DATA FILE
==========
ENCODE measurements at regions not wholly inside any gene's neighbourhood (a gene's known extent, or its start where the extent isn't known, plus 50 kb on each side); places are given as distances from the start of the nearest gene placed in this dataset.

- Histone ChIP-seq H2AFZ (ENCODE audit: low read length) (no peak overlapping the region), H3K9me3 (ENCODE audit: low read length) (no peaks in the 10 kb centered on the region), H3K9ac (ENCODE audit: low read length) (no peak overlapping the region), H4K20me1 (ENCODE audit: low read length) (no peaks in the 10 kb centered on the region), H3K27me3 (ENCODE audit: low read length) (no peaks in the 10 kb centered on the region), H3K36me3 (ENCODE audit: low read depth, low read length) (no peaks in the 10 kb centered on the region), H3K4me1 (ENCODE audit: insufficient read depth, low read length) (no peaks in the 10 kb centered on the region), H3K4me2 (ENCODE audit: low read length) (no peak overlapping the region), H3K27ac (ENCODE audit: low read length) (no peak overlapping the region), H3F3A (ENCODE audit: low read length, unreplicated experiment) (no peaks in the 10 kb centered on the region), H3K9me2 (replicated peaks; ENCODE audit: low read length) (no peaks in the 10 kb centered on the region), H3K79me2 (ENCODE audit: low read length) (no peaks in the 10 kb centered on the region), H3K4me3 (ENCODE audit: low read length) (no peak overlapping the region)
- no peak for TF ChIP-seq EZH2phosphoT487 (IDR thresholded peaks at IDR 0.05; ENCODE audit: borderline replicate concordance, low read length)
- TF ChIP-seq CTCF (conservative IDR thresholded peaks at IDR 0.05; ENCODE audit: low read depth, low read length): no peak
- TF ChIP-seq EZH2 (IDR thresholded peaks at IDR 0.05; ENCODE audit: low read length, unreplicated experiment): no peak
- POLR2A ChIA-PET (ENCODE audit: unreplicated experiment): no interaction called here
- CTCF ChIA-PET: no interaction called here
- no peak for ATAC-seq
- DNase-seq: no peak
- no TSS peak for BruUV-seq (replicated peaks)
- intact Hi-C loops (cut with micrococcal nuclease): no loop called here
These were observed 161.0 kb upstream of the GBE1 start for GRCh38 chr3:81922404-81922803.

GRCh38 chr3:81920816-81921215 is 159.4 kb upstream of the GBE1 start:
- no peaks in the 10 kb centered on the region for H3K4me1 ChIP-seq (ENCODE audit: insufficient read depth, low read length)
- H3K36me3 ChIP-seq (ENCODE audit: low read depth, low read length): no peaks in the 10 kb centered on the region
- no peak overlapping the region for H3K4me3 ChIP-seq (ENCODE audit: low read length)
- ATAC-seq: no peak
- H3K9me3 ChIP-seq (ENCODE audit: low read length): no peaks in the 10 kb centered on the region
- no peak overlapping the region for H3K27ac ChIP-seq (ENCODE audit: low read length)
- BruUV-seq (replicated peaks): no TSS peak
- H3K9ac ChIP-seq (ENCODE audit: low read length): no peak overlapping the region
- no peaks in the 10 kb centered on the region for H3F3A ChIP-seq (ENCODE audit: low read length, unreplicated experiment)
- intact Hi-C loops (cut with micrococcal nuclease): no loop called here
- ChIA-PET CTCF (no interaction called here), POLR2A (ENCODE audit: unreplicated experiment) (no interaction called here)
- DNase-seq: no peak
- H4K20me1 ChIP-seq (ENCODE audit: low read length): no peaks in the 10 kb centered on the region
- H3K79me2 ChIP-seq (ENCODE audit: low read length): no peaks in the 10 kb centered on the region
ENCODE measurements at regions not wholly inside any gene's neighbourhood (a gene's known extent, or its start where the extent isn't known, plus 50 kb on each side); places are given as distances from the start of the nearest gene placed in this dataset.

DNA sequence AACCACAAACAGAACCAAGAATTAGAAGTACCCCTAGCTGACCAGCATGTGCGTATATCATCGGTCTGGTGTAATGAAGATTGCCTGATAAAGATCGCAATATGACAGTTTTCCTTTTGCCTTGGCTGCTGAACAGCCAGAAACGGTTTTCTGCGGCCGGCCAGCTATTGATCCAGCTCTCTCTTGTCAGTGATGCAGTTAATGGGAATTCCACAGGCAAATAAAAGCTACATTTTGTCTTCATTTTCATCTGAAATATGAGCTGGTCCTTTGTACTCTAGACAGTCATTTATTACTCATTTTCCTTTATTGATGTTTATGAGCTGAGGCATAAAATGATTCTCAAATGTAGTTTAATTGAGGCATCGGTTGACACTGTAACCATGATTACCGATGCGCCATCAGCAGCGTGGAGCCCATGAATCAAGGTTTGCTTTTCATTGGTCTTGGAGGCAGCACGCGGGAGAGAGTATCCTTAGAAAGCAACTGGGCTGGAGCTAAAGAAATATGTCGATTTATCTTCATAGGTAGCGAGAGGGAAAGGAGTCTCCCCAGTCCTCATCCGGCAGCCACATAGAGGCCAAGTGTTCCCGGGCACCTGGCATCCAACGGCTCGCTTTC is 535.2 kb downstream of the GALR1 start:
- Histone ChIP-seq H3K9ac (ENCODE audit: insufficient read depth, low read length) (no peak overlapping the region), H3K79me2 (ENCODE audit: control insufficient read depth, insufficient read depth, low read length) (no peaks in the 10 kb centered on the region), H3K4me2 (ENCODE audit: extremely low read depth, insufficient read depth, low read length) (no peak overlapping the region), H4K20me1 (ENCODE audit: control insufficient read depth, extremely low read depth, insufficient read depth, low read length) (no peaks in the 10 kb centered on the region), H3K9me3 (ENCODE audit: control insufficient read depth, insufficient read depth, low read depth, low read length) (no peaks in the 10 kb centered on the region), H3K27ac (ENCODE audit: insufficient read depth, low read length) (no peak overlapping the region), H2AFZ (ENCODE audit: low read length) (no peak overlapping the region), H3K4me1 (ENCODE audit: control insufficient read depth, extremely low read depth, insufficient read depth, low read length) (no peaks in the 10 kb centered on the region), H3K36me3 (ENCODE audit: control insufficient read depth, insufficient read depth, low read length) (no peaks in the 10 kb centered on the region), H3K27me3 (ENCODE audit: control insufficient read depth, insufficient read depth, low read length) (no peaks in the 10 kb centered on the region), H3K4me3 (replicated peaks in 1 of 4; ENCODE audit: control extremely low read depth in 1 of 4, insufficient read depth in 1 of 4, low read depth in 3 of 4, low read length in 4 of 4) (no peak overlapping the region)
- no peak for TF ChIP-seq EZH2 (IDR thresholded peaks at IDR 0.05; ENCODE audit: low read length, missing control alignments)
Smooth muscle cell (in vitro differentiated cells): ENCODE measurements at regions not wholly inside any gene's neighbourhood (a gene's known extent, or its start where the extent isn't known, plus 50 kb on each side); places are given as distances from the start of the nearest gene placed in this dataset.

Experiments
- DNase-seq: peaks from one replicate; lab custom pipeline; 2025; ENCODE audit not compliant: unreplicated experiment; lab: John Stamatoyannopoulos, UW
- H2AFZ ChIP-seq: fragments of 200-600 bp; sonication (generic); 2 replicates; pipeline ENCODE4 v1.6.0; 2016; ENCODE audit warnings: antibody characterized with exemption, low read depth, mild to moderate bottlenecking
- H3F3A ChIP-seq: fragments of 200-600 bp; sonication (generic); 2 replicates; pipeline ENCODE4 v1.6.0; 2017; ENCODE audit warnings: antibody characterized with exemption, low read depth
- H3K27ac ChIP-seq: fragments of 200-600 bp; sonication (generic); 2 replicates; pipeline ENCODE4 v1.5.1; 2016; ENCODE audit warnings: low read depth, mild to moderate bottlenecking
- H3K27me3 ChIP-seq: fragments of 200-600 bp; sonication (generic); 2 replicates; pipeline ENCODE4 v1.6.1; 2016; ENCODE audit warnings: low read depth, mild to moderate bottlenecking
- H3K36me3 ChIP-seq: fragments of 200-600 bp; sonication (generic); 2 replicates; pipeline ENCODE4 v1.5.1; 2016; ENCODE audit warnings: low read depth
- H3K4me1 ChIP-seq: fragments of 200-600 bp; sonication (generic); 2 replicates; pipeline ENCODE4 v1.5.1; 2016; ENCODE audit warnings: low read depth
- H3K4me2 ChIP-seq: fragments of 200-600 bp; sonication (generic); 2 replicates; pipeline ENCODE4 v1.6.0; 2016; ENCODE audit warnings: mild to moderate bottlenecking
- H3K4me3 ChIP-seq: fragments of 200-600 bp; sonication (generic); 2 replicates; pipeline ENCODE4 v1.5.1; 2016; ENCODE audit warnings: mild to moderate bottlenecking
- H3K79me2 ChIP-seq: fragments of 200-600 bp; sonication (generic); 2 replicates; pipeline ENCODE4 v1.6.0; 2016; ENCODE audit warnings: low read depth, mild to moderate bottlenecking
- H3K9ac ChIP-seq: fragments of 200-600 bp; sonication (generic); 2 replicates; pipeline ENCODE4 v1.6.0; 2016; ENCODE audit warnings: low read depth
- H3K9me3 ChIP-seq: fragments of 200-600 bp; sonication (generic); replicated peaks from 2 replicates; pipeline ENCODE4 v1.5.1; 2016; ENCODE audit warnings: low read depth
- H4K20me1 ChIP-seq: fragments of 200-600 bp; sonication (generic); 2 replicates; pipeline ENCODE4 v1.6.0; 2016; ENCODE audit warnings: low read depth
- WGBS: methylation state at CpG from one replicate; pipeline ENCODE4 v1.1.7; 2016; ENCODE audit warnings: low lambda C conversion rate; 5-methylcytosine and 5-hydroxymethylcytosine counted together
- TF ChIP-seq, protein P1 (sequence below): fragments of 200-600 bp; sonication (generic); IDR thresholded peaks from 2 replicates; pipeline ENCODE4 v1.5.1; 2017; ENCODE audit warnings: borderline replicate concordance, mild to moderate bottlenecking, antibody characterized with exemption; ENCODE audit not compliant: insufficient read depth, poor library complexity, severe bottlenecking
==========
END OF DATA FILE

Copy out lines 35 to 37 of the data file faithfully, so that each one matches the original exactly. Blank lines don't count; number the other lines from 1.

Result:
- H2AFZ ChIP-seq: fragments of 200-600 bp; sonication (generic); 2 replicates; pipeline ENCODE4 v1.6.0; 2016; ENCODE audit warnings: antibody characterized with exemption, low read depth, mild to moderate bottlenecking
- H3F3A ChIP-seq: fragments of 200-600 bp; sonication (generic); 2 replicates; pipeline ENCODE4 v1.6.0; 2017; ENCODE audit warnings: antibody characterized with exemption, low read depth
- H3K27ac ChIP-seq: fragments of 200-600 bp; sonication (generic); 2 replicates; pipeline ENCODE4 v1.5.1; 2016; ENCODE audit warnings: low read depth, mild to moderate bottlenecking